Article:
This is a letter I submitted to First Things in 2001. They sent me a nice letter saying I had obviously thought long and hard about this issue, but they didn't publish the letter.
Tom Bethell's article, "Against Sociobiology" (January 2001), is wrong on so many points that I'm not sure where to begin. So, instead, I'll start with Edward T. Oakes' review of Phillip E. Johnson's new book in that same issue. Oakes cites J.H. Newman's description of a rhetorical trick favored by secular intellectuals: "They persuade the world of what is false by urging upon it what is true." In the particular instance addressed by both Oakes and Bethell, some biologists who proclaim the truth of naturalistic evolution proceed to infer therefrom that God does not exist and that religion is wrong or invalid or obsolete. Oakes is not taken in by this leap of logic, but I fear that Bethell is.
A false implicit assumption underlies the atheistic scientists' argument: That demonstrating a completely naturalistic explanation for a phenomenon is sufficient to preclude any role for the supernatural. For a Christian, however, this reasoning is not only illogical but heretical. If we begin by positing the mutual exclusivity of the natural and the supernatural, we must end by denying the Incarnation. Those of us who affirm that Christ's full divinity and full humanity coexist in him without confusion and without division should have no trouble seeing room for the hand of God behind the completely naturalistic world described by biologists. Likewise, if we can believe in both free will and predestination – that human beings, choosing freely within earthly constraints, unwittingly behave as if according to a divine script – then we should find it no stretch to suppose that a completely naturalistic process of evolution could fulfill a foreordained divine plan.
Bethell gets so sidetracked by his concern over the non-issue of naturalism that he misses the real issue at stake in the Sociobiology Wars: the reality of human nature. While Lewontin and Gould, on the one hand, and Dawkins and Wilson, on the other, agreed on the premise of naturalism, they disagreed – sometimes bitterly – on human nature. Bethell nicely exposes the political motivation of the former pair, whose prior commitment to Marxism demanded that they deny human nature in order to portray humans as blank slates who could be conformed to the revolutionary order. Therefore, Lewontin and Gould asserted an arbitrary limitation on the scope of evolution, requiring that it govern only physical development, but not trespass on the realms of mind and culture. (Ironically, this parallels the arbitrary limitation on the scope of evolution asserted by those creationists who concede the reality of "microevolution" but dispute the evolution of new species.)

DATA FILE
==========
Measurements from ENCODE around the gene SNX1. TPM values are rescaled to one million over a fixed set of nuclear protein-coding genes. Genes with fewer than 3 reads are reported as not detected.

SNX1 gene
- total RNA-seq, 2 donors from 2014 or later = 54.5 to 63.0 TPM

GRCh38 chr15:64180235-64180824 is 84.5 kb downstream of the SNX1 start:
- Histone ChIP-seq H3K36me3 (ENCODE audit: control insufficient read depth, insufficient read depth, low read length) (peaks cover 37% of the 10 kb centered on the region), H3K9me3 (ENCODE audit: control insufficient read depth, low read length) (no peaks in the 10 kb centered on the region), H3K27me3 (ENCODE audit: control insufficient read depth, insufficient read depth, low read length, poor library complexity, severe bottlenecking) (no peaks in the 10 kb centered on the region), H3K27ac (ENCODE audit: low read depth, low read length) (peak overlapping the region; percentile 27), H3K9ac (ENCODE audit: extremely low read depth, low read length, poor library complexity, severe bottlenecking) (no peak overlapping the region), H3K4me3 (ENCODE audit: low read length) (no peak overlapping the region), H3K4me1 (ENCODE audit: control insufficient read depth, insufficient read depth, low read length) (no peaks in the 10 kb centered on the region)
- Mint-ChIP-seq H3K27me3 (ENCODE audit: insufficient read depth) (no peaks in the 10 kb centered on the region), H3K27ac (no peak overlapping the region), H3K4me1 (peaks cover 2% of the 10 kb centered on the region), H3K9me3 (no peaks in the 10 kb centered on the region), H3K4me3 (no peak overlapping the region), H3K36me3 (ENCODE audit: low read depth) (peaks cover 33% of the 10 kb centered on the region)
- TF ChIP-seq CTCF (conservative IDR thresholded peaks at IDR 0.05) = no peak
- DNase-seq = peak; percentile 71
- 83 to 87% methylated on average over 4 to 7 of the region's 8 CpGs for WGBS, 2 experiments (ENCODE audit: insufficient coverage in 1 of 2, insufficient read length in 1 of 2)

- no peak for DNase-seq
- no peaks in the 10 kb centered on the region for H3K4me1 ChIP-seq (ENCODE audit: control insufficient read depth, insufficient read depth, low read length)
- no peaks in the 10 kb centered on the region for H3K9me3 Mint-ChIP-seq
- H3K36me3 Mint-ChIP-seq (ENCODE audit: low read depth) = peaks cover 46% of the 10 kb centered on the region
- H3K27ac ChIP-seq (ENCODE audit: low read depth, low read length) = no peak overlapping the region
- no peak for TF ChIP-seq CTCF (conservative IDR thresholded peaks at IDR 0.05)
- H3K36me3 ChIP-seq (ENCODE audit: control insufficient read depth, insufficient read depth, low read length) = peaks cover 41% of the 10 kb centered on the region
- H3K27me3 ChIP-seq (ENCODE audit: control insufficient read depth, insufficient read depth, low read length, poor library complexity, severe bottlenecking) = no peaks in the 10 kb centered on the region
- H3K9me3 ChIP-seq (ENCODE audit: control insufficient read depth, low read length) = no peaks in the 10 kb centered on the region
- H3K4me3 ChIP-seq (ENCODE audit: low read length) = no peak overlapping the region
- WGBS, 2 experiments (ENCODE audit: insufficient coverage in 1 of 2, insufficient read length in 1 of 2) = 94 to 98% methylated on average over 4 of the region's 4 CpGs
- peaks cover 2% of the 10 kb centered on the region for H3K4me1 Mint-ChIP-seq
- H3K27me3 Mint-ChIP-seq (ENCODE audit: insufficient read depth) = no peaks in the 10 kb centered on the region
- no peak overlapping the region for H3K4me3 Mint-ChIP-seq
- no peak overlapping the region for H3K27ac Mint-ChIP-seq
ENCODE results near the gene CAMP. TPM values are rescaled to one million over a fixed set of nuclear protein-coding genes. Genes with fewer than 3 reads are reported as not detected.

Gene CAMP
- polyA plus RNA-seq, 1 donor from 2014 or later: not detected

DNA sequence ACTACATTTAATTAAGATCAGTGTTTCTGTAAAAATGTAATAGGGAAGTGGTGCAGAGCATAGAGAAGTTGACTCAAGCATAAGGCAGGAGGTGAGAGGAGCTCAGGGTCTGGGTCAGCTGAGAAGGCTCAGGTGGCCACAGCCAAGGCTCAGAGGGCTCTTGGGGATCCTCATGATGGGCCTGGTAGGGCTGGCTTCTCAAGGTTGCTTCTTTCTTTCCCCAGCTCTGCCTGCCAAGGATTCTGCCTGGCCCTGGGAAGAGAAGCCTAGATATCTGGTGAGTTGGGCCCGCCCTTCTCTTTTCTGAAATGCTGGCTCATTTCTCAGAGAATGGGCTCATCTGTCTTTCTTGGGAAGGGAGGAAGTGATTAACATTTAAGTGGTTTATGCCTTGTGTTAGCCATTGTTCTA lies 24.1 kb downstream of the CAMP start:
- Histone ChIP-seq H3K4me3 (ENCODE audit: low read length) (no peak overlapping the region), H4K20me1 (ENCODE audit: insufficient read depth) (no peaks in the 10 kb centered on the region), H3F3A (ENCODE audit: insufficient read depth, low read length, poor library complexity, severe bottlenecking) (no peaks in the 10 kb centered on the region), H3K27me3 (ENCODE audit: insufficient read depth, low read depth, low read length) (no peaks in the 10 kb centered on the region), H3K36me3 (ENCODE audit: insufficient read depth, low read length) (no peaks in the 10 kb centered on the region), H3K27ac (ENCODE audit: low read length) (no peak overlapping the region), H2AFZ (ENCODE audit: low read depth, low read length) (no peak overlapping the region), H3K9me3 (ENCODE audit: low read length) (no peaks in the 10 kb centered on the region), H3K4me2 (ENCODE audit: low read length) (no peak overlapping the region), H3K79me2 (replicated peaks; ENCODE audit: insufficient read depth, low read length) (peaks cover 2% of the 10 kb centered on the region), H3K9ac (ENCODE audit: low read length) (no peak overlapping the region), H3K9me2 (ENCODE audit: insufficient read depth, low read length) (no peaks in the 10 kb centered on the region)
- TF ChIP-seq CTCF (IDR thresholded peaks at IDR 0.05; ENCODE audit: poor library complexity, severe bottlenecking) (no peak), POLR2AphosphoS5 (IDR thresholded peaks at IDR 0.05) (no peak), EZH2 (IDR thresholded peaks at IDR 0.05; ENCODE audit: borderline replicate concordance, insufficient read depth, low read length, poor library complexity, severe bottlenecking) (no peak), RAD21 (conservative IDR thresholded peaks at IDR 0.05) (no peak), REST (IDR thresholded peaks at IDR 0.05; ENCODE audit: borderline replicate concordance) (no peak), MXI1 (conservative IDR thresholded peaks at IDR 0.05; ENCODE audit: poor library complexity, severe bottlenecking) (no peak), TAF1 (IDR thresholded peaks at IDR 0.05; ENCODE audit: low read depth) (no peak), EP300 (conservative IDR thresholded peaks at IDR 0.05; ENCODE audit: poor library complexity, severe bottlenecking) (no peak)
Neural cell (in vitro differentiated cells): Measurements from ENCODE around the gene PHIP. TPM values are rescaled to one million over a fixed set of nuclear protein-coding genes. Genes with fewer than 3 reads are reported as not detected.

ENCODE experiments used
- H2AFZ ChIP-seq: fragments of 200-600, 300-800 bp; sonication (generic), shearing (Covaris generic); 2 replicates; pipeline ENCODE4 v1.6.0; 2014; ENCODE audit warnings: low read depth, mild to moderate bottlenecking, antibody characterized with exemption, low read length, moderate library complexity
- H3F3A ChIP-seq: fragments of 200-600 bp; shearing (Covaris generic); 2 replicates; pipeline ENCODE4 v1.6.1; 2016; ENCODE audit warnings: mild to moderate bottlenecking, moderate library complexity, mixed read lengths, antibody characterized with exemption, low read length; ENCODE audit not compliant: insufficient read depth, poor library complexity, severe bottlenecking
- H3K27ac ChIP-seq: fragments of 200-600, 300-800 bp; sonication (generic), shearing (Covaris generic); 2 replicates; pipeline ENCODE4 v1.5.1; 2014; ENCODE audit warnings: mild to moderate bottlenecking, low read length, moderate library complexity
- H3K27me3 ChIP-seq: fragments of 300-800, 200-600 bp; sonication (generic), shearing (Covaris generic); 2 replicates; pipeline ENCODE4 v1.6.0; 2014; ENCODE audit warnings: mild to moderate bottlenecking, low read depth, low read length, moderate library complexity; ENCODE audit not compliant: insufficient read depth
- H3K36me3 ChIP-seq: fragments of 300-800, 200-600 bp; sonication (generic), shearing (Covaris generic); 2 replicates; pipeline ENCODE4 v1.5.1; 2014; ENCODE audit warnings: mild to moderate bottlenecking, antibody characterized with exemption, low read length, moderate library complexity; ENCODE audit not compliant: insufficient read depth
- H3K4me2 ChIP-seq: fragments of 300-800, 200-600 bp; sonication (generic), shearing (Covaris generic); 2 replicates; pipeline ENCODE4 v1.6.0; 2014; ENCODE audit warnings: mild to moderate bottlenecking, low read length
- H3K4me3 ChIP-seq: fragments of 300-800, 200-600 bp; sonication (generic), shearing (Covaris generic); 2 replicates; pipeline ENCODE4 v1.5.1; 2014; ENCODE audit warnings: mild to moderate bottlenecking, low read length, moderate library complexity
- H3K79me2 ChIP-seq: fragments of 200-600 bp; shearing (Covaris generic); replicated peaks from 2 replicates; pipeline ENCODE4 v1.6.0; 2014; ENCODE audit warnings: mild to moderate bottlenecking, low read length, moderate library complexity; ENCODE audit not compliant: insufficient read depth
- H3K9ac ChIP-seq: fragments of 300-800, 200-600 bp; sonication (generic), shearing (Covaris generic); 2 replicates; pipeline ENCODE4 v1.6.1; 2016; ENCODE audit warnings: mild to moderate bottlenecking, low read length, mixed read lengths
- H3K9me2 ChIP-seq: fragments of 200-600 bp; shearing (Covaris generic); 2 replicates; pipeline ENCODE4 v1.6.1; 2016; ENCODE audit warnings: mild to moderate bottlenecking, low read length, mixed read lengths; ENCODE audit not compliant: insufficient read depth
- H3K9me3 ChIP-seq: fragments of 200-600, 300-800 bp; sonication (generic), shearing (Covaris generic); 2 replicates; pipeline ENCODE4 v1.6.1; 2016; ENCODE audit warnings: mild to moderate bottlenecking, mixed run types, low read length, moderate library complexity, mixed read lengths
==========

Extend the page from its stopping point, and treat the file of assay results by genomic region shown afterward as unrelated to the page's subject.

Edward O. Wilson, on the other hand, carried evolutionary theory honestly to its logical conclusion. His theories do not, as Bethell contends, imply that human culture and behavior are, themselves, biologically hardwired. Rather, Wilson's theory of the coevolution of mind, culture, and environment implies that culture operates in the human mind much like language. The capacity for language is hardwired in the human brain, but the actual expression of this capacity in an individual depends on the what language(s) the individual is exposed to, particularly in childhood. The forms that human languages can take, however, are limited and defined by the linguistic structures of the mind. Likewise, the capacity for culture is an innate element of human nature. It is our nature to live in a culture as surely as it is our nature to speak. The particulars of culture will vary between different times and places, as culture adapts (evolves) to meet the demands of a given environment, but the functions that culture serves and the forms it takes are defined by the cultural structures of the human mind.
Where does this leave religion? I think Wilson would probably classify religion as a special element of culture that recurs in all human cultures because we have an innate capacity for it – and that this capacity is (or was at one time) adaptive. Wilson's charitable attitude towards religion, a marked contrast to that of Lewontin, is consistent with his sociobiological model of evolution. (And Wilson is not exactly an atheist, as Bethell seems to imply. He describes himself as a Deist, much like his heroes of the Enlightenment era.) So evolutionary biology, carried to its logical conclusion, suggests what Christianity and the other major religions have told us all along: that our religious longing for transcendence is an innate part of who we are as human beings.
Richard Dawkins, on the other hand, takes exception to this conclusion. He largely agrees with Wilson's sociobiology, but he bends over backwards to explain away the obvious implication that religion must be an adaptive characteristic of human nature. I think the vehemence of his attacks on religion reflects the feebleness of his argument. His attempts to reconcile his visceral disdain for religion with his science are utterly unconvincing.